Thursday, September 29


Since I published this post on Tuesday of this week the Hurricane Rita-related death toll associated largely with the evacuation of Harris and its neighboring counties (and not the hurricane itself) has trebled.

The "Houston Chronicle" (registration required for online edition) is reporting now that a total of 109 lives were lost in Rita's aftermath, a number of which resulted directly from a mass exodus in stifling heat and disastrous gridlock, compounded by egregious fuel shortages.

Cindy Horswell and Edward Hegstrom of the Chronicle write (excerpts follow):

A Chronicle survey of Houston-area counties and those along major evacuation routes to the north and west indicates that at least 107 people were killed by last week's hurricane or died in accidents or from health problems associated with the evacuation of 2.5 million people from their homes.

One day before the expected announcement of a state-county-city task force to examine the problems that plagued the exodus, which doubled or tripled the travel time between Houston and other Texas cities, Mayor Bill White conceded, "I don't think the evacuation should be a disaster in itself."

State Rep. Garnet Coleman, D-Houston, whose wife spent more than 12 hours in a U.S. 290 traffic jam, called for a careful review of the evacuation. "People are downplaying the fact that people died in the evacuation and that is not right," he said. "Is the chance of dying greater in the movement than in the storm? That's the question we need to consider."

The reporters continue, describing a bleak, desperate situation, as motorists and their passengers fled the Rita-threatened area:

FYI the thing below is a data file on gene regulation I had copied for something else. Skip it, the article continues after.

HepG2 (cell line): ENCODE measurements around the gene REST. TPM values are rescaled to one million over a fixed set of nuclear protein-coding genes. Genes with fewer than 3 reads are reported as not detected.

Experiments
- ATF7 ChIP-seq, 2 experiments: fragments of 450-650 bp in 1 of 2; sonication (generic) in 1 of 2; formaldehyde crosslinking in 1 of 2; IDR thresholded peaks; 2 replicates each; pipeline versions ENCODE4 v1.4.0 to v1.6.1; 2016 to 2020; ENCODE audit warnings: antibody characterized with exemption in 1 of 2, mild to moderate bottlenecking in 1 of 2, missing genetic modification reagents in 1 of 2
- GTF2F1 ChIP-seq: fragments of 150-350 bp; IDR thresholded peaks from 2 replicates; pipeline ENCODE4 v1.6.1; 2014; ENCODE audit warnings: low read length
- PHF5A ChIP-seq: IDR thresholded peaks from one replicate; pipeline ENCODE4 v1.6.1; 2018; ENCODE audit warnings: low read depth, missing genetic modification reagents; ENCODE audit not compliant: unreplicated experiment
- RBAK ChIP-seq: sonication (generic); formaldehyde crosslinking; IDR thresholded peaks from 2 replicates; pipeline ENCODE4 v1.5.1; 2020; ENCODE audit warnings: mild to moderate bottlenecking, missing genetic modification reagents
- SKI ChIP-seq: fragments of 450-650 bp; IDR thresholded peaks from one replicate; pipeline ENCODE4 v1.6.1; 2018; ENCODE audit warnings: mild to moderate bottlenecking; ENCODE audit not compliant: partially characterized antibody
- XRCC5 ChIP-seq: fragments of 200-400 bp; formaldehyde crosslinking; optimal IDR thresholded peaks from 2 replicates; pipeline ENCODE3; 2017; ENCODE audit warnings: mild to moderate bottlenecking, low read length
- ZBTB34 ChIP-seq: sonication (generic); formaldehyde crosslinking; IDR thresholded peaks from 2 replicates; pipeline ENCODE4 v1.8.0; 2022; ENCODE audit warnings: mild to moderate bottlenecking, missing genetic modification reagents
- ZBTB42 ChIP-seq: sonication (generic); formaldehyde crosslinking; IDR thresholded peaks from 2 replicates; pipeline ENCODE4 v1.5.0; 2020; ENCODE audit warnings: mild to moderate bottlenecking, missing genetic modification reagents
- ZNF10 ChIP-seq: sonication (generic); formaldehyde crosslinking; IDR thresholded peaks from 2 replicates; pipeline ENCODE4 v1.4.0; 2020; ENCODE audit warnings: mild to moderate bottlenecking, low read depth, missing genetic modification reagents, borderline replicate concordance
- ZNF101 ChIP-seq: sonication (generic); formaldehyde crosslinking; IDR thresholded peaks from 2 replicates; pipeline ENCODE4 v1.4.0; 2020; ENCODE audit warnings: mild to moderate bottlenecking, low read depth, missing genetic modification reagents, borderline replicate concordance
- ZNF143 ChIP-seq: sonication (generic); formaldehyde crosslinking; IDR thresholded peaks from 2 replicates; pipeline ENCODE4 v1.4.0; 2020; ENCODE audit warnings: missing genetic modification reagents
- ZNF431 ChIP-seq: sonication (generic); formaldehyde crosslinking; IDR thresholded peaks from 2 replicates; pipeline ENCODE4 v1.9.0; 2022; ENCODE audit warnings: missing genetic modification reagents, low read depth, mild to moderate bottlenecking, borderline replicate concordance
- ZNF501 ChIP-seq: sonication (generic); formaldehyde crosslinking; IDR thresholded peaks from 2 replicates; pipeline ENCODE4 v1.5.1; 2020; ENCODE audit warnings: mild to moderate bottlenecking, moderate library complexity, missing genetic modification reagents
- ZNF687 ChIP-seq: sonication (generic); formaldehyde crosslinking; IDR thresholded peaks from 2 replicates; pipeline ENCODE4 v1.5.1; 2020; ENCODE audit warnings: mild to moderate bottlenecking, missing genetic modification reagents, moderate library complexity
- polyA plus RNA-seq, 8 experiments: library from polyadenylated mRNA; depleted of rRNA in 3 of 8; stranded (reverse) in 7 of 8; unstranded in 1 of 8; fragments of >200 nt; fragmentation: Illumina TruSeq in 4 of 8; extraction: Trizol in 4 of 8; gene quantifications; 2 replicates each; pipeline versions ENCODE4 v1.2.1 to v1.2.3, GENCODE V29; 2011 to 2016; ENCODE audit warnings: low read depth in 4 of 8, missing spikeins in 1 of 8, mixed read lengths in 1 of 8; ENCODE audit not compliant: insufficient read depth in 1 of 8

Law enforcement officers not prone to tears said they often wept openly as they dealt with the repercussions of the flight from Rita.

"It was horrible," said San Jacinto County Sheriff's spokesman J.J. Stitt.

Stitt helped provide a police escort for a charter bus filled with elderly residents from the Houston area en route to a local hospital. Earlier, the bus driver had made a 911 emergency call to authorities as his passengers sickened. By the time officers arrived, two were dead.

At Conroe Regional Medical Center, spokesman Fritz Guthrie said 600 patients arrived at the hospital during the evacuation — about 25 percent more than normal.

"Most of them arrived with effects of the heat — heat exhaustion and heat stroke," he said. Others came in with heart problems or blood clots in their legs from sitting too long. "We had people walking over from the freeway having babies."

La Marque resident Mary Lou Bourgeois, 92, became another Rita evacuation victim when she reluctantly joined her family fleeing via clogged I-10.

"She would never run," said her granddaughter Sheronda Bourgeois, 30. "She always said, 'If God is going to get you, he's going to get you.' "

After about 12 hours on the road Thursday — the family had gotten only as far as west Houston — the elderly woman began having difficulty breathing. She then lost consciousness. She died Friday at Memorial Hermann Memorial City Hospital.